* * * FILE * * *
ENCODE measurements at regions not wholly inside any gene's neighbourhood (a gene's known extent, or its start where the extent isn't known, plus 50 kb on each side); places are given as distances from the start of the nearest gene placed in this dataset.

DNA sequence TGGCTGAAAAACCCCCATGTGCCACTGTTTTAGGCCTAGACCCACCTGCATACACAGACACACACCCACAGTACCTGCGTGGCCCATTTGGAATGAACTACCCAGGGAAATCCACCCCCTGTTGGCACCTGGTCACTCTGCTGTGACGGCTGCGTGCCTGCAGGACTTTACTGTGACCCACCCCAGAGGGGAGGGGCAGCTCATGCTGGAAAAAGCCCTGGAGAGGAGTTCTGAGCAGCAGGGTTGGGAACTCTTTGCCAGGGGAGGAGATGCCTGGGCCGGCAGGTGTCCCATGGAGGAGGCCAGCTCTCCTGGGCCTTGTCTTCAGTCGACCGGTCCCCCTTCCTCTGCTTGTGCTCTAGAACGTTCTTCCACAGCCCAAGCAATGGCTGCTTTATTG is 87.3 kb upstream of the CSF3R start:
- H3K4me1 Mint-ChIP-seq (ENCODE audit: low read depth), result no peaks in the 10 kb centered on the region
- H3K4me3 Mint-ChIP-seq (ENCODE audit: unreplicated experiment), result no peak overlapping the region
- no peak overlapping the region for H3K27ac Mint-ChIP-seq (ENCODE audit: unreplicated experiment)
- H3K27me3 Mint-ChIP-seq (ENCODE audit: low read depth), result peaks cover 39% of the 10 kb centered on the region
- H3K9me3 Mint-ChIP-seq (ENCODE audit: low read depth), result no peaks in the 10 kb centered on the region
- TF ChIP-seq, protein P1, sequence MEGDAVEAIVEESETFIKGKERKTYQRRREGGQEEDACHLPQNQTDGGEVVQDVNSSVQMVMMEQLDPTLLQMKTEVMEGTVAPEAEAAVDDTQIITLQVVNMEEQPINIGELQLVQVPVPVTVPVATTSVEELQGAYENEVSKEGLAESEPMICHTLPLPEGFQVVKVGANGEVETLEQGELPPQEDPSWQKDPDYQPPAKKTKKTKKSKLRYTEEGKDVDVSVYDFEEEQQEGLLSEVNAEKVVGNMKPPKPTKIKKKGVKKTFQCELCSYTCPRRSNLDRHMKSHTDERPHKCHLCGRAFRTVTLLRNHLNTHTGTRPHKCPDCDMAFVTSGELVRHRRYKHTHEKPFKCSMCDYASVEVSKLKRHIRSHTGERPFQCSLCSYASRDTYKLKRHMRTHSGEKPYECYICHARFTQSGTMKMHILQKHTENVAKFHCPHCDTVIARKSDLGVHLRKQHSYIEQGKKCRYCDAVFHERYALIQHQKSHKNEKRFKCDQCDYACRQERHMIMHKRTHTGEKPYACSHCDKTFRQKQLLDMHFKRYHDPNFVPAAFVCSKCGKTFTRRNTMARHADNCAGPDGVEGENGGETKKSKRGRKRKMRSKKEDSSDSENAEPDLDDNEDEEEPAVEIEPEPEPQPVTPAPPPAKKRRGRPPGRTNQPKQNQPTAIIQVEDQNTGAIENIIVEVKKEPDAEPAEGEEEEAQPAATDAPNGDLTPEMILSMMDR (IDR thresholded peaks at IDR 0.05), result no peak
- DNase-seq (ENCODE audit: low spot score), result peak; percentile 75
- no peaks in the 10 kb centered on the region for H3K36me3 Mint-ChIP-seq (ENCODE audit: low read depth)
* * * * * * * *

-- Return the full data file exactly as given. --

ENCODE measurements at regions not wholly inside any gene's neighbourhood (a gene's known extent, or its start where the extent isn't known, plus 50 kb on each side); places are given as distances from the start of the nearest gene placed in this dataset.

DNA sequence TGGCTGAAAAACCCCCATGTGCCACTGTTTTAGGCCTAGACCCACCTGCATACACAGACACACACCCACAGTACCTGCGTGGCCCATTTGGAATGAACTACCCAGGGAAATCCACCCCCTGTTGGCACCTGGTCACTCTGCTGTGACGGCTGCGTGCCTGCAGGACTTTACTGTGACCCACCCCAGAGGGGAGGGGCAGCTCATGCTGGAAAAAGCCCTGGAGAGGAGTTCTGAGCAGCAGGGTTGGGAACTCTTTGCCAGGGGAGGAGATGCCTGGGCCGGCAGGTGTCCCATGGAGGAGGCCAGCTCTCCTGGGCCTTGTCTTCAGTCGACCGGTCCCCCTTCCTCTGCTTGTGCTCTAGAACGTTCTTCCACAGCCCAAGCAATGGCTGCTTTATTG is 87.3 kb upstream of the CSF3R start:
- H3K4me1 Mint-ChIP-seq (ENCODE audit: low read depth), result no peaks in the 10 kb centered on the region
- H3K4me3 Mint-ChIP-seq (ENCODE audit: unreplicated experiment), result no peak overlapping the region
- no peak overlapping the region for H3K27ac Mint-ChIP-seq (ENCODE audit: unreplicated experiment)
- H3K27me3 Mint-ChIP-seq (ENCODE audit: low read depth), result peaks cover 39% of the 10 kb centered on the region
- H3K9me3 Mint-ChIP-seq (ENCODE audit: low read depth), result no peaks in the 10 kb centered on the region
- TF ChIP-seq, protein P1, sequence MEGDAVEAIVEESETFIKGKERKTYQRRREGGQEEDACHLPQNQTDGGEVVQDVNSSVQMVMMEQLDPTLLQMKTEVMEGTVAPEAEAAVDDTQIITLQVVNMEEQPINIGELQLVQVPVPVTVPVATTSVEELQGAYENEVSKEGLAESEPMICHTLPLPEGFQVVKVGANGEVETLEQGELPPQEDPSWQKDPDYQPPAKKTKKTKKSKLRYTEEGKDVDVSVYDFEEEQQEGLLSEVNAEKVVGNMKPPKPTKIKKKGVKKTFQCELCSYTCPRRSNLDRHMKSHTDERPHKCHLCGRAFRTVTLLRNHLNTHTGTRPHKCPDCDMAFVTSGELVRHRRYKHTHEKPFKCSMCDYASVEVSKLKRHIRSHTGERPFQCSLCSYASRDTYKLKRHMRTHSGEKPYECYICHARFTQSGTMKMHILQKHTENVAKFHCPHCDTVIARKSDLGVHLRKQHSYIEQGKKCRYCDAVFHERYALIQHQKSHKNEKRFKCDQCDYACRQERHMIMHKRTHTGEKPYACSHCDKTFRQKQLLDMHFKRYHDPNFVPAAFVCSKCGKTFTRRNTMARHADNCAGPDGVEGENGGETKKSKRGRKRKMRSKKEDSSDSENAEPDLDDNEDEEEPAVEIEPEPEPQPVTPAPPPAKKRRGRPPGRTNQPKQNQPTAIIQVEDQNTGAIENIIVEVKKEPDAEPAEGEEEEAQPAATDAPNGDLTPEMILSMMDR (IDR thresholded peaks at IDR 0.05), result no peak
- DNase-seq (ENCODE audit: low spot score), result peak; percentile 75
- no peaks in the 10 kb centered on the region for H3K36me3 Mint-ChIP-seq (ENCODE audit: low read depth)